5. Review and Revise: Regularly review and revise the Fishbone Diagram as new information becomes available. This ensures that your analysis remains accurate and up-to-date.

Benefits of Ishikawa Fishbone Diagrams

Fishbone Diagrams offer several benefits that make them valuable tools for problem-solving and quality management:

  1. Comprehensive Analysis: They provide a structured approach to analysing problems, ensuring that all potential causes are considered.
  2. Enhanced Collaboration: By involving team members from different departments, Fishbone Diagrams promote collaboration and collective problem-solving.
  3. Visual Clarity: The visual representation of causes and effects makes it easier to understand complex issues and communicate findings to stakeholders.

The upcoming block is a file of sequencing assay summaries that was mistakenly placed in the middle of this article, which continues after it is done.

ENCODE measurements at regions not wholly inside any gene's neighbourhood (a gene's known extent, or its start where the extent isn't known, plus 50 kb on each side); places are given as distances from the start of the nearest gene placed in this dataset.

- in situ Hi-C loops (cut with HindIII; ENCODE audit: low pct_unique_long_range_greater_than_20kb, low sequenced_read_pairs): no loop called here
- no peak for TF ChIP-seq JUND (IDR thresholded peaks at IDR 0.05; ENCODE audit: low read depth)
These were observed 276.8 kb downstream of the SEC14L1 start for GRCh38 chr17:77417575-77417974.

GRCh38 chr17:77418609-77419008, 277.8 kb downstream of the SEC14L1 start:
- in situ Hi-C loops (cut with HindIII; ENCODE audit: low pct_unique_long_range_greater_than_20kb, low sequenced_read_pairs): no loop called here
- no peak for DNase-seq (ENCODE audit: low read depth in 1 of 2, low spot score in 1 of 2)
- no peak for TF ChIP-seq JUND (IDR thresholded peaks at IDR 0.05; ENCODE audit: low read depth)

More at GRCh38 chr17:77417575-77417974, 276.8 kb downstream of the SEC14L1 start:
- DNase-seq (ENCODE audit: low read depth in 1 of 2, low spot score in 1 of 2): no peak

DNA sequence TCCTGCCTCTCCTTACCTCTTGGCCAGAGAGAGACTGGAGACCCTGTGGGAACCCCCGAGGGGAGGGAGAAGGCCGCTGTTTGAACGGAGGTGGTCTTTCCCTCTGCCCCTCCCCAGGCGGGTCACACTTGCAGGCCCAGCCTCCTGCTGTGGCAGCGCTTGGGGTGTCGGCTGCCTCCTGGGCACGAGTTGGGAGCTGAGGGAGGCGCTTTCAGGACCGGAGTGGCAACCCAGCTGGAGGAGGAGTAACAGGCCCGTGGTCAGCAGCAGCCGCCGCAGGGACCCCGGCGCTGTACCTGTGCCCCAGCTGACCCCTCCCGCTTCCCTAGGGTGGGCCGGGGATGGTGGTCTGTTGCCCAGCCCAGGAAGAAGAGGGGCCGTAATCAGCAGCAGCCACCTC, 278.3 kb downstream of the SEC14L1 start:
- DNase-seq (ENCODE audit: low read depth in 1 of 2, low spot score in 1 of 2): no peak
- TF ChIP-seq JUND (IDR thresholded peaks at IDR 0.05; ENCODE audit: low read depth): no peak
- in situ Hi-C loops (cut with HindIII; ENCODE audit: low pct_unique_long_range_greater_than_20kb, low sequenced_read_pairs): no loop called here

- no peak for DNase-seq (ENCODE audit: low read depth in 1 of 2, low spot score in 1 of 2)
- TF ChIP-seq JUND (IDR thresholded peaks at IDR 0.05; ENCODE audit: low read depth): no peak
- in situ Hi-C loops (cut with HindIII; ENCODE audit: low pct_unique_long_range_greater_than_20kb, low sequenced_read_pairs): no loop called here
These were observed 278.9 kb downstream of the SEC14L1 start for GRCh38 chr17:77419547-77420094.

4. Root Cause Identification: Fishbone Diagrams help in identifying the root causes of problems, enabling organisations to implement effective solutions.
  5. Continuous Improvement: By regularly using Fishbone Diagrams, organisations can foster a culture of continuous improvement and proactive problem-solving.


The Fishbone Diagram, also called the Ishikawa Fishbone Diagram or Cause and Effect Diagram, is a great tool for finding and analysing the root causes of problems. Its clear structure and easy-to-understand visuals make it useful in many industries. By involving your team, using real data, and focusing on the main causes, you can solve issues more effectively and keep improving.

Whether it’s manufacturing defects, medical errors, customer complaints, or software bugs, the Fishbone Diagram can help you find the root cause and apply effective solutions. Use this simple yet powerful tool to boost your problem-solving skills.

By understanding and using the Ishikawa Fishbone Diagram, your organisation can better identify, analyse, and solve issues, leading to better results and higher efficiency. So, next time you face a problem, remember to fish for the root cause with a Fishbone Diagram!